Every two years, Cuba organizes an international conference on nature tourism in a different setting. For 2013, the eastern province of Granma and its capital, Bayamo, is the venue, in an area that is environmentally, historically and culturally different. One significant strategy for Cuban tourism authorities is to diversify options for recreation, going beyond the traditional sun and beach offer that characterizes this archipelago, where interest is growing in travel that focuses on nature and the environment.
In the context of these projections, the 9th International Nature Tourism Conference, TURNAT 2013, is set for September 24-27 in the eastern province of Granma, and will be centered in its capital city, Bayamo.
This biennial conference will include the presence of tourism industry experts, particularly those who specialize in nature, conservation and the development of projects that involve the environment and its protection.
The program is loaded with attractions: participants begin at Bayamo's Hotel Sierra Maestra, where they will hear presentations on nature tourism in Granma, challenges facing Cuba's national system of protected areas, and the management of the country's cultural heritage.
The conference is complemented by a trade fair, information on conservation, and opportunities for exchange to facilitate communication among participants, as well as post-event tours to learn about the beauty of the local surroundings, where the landscape is strongly influenced by the mountains.
Tours planned for conference delegates will cover the Desembarco del Granma National Park (a Natural World Heritage site) and a wildlife refuge. The setting for this opportunity is known for its beauty, and borders the Granma Park and the Pico Turquino National Park, both of them full of endemic flora and fauna, and major sites of biodiversity and conservation.
The Sierra Maestra is the country's most extensive mountain region, and features the highest peak nationwide, the Pico Turquino, which stands 1,974 metres above sea level.
The Desembarco del Granma park is in the westernmost part of the Sierra Maestra and covers some 25,000 hectares (about 250 square km), featuring beautiful rocky crags and vertical cliffs, and providing a dramatic landscape.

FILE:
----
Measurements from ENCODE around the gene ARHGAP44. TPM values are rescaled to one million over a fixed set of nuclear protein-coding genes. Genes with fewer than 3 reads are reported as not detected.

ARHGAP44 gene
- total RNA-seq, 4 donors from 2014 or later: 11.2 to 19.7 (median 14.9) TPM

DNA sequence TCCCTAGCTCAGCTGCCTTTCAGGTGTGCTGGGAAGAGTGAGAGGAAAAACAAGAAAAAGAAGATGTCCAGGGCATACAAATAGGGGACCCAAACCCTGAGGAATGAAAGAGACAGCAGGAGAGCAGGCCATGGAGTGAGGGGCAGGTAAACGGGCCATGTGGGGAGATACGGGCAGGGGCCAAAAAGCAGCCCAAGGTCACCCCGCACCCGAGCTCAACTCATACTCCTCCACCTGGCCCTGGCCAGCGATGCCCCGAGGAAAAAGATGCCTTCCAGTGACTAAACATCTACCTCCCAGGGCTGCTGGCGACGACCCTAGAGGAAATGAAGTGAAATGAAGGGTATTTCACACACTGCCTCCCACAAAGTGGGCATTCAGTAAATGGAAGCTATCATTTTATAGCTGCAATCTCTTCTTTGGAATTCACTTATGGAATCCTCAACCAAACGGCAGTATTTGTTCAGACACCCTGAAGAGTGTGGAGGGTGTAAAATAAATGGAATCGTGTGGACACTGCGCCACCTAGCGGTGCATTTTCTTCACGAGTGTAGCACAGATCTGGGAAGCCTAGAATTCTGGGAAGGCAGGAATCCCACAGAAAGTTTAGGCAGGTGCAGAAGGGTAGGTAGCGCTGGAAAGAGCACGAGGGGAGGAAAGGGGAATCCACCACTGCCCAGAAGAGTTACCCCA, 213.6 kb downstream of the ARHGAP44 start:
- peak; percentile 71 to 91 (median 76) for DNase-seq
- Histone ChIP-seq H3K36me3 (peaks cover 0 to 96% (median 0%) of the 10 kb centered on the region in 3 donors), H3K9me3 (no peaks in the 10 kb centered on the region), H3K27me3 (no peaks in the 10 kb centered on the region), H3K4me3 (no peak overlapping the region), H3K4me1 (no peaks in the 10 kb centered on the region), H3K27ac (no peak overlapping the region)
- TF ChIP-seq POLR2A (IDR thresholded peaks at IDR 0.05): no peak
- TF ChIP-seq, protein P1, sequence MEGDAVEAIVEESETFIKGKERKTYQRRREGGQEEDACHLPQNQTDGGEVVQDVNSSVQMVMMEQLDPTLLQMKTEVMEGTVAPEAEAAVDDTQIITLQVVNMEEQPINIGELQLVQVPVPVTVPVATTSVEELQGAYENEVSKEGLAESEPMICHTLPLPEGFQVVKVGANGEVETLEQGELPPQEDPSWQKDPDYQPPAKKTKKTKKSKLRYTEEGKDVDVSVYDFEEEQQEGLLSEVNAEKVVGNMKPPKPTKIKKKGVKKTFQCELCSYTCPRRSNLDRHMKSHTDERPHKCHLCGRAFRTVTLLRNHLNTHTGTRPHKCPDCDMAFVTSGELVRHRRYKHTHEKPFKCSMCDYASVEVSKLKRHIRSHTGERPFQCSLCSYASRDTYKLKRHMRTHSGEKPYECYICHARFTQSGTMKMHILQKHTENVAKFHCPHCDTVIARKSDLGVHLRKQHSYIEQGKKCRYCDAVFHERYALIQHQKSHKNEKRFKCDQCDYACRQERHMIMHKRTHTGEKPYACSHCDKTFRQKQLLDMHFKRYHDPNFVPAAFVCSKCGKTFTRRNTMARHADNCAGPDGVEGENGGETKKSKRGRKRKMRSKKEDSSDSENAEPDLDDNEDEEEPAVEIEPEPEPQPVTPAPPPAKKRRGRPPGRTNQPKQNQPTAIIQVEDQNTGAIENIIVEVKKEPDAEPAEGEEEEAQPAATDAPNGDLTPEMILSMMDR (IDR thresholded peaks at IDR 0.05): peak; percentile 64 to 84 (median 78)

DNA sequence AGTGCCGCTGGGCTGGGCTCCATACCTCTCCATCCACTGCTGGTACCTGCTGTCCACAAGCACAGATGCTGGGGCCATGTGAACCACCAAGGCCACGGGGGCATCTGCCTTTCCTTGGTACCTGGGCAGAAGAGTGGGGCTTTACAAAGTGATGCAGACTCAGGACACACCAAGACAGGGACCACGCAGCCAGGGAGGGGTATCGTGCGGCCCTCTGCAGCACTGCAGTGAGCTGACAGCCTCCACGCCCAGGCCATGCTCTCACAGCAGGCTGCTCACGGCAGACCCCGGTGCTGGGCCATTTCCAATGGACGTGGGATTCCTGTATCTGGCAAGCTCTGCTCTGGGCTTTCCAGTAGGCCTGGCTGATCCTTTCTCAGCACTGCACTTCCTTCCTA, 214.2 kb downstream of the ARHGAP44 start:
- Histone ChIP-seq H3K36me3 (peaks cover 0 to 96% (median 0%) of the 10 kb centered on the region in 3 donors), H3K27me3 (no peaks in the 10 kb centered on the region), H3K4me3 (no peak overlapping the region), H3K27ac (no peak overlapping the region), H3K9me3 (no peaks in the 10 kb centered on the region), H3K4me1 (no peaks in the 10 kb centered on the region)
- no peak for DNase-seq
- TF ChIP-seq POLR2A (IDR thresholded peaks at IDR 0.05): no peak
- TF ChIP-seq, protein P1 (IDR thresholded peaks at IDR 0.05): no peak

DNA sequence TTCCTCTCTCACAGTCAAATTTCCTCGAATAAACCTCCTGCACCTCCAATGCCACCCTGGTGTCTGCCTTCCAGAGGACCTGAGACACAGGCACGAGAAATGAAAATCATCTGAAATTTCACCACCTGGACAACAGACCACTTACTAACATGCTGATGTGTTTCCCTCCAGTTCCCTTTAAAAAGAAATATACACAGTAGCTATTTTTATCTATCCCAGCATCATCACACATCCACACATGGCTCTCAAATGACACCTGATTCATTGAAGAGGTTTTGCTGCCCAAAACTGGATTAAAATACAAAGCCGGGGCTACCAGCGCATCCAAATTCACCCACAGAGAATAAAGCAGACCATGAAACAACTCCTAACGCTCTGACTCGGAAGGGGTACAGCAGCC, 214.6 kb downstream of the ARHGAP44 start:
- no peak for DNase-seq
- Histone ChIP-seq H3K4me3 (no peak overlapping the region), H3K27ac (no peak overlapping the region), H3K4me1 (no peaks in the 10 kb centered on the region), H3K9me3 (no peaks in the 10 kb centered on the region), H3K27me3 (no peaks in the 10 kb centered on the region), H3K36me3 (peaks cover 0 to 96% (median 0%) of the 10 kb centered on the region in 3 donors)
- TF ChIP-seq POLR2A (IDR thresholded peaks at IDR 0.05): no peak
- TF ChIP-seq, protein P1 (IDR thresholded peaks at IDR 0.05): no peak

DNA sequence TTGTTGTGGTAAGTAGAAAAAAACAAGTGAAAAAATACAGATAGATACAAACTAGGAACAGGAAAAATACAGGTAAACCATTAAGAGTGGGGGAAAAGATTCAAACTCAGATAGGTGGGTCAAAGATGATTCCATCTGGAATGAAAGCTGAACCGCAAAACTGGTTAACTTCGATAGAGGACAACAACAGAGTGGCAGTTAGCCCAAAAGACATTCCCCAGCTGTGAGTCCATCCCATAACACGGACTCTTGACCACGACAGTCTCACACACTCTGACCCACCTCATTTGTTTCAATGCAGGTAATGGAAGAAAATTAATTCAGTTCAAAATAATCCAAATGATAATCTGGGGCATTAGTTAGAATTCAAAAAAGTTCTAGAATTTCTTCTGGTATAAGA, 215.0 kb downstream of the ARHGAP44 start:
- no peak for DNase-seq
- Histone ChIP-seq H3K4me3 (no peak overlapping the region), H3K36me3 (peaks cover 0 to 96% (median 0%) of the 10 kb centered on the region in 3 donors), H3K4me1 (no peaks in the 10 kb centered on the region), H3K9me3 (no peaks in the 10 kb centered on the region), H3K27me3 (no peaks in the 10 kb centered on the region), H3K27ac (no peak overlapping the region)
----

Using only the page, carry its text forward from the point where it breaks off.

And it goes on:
For its part, the Turquino National Park is home to rivers, forests, mountain peaks and valleys filled with lush vegetation. The southern slopes of the Sierra Maestra Mountains are rugged and staggered, and the local ecosystem is dry. In all, the Sierra Maestra covers three distinct settings: the Turquino National Park, the Desembarco del Granma Park, and La Gran Piedra.
Turquino National Park is mountainous, with more than 17 peaks that are over 1,300 metres above sea level. The peaks interconnect, forming a landscape like a tourism postcard par excellence for TURNAT 2013, with a treasure of flora and fauna.
The Granma Park has one extremely interesting site in particular: Marea del Portillo, a strip of well-preserved coastal mangrove forest with many endemic features, in an area near both mountains and forests.
Hiking, camping, mountain-climbing… many and diverse are the recreational and sporting specialties that can be practiced in this region. Along with its natural beauty, this region is known for its culture and tradition, which feature prominently in this year's TURNAT conference.
In fact, the capital city of Bayamo is strongly associated with national history; it was here that Cuba's patriotic sentiment is known to have originated. San Salvador de Bayamo is its original name, and it was founded as Cuba's second villa on November 5, 1513 by the Spanish conquistador Diego Velásquez.
Because of the River Bayamo's suitable conditions for navigation, the villa flourished rapidly, along with another eastern city, Santiago de Cuba, which temporarily served as the colony's capital before Havana was permanently established as its capital.
As part of its historical significance, Bayamo was the place where the country's national anthem was heard for the first time, on October 20, 1868. And just a few months later, on January 12, 1869, its inhabitants preferred to burn the city down rather than surrender to the Spanish colonial troops.
It is in this special setting that TURNAT 2013 will be receiving participants from all over the world who are interested in learning—in the best way possible—about a significant area for tourism in Cuba, as they discuss the most important tendencies worldwide in nature tourism.